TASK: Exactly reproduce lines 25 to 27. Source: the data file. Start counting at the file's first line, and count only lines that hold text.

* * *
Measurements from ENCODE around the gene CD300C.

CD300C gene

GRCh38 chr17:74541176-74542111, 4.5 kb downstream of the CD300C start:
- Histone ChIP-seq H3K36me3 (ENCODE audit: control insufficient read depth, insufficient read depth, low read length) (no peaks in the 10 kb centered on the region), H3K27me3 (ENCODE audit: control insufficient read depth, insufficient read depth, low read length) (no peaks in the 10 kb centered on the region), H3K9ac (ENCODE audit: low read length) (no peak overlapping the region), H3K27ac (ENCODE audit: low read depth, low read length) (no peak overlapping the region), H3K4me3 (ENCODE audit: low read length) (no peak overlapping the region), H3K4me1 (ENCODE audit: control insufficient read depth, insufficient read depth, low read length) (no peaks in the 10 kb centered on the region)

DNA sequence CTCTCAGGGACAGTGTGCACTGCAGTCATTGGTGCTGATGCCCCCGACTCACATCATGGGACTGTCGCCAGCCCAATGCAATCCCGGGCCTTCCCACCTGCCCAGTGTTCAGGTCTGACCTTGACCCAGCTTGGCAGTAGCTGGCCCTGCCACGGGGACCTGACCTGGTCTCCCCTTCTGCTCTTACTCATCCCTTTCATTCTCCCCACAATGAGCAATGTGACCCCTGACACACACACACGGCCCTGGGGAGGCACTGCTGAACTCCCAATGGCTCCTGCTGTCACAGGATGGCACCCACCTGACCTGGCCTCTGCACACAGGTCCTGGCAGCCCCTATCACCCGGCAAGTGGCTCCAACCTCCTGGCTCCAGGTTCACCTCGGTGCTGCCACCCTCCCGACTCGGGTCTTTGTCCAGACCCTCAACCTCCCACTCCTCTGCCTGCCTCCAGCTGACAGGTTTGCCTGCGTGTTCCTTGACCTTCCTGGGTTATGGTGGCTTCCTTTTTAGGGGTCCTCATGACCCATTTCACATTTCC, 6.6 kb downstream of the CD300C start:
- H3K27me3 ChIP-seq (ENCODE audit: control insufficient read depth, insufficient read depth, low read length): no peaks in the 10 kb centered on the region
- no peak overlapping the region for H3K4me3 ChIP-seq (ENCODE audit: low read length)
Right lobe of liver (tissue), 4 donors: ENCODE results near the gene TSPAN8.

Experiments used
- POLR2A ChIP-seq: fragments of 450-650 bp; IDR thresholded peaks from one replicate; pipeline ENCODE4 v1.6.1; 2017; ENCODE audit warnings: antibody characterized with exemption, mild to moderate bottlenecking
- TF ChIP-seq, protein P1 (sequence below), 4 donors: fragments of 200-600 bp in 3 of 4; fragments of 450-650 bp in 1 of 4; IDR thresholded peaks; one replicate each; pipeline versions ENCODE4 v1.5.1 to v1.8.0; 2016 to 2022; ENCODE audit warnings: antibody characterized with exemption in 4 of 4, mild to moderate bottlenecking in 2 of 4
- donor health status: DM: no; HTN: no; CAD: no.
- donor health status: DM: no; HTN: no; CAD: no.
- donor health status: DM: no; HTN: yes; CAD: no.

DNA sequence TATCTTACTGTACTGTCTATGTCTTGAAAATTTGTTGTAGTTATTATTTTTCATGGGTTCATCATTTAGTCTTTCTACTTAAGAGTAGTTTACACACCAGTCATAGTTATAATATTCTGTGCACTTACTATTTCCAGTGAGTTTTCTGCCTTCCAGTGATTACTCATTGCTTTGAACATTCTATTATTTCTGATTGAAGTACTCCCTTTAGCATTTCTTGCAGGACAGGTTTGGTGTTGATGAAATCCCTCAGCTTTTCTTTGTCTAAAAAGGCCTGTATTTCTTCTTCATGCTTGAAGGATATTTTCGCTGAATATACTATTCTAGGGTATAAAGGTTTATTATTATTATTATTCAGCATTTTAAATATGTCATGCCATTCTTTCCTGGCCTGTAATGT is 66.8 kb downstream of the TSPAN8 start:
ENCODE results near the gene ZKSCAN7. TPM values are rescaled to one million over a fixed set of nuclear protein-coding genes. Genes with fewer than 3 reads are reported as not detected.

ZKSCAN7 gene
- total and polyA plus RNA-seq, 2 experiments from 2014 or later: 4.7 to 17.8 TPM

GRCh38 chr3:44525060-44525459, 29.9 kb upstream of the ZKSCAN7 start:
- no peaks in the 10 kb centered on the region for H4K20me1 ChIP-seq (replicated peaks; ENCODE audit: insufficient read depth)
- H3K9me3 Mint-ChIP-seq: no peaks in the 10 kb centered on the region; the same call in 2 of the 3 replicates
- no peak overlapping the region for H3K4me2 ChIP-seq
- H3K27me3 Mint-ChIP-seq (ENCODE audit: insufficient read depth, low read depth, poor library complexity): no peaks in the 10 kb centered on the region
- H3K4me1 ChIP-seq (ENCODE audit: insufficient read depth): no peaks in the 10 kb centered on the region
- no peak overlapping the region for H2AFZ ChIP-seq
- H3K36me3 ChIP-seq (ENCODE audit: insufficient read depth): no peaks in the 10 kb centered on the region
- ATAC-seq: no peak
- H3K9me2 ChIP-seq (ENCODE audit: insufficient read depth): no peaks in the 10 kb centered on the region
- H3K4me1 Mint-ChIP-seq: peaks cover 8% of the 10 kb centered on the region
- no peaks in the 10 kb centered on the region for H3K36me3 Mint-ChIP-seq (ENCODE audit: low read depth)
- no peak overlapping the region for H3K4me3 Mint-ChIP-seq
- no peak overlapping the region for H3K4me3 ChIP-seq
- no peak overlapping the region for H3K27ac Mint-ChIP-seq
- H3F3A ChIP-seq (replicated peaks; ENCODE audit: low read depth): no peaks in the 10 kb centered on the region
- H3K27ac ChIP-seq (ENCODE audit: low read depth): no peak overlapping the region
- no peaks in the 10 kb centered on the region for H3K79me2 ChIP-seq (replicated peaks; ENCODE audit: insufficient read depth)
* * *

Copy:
- no peak overlapping the region for H2AFZ ChIP-seq
- H3K36me3 ChIP-seq (ENCODE audit: insufficient read depth): no peaks in the 10 kb centered on the region
- ATAC-seq: no peak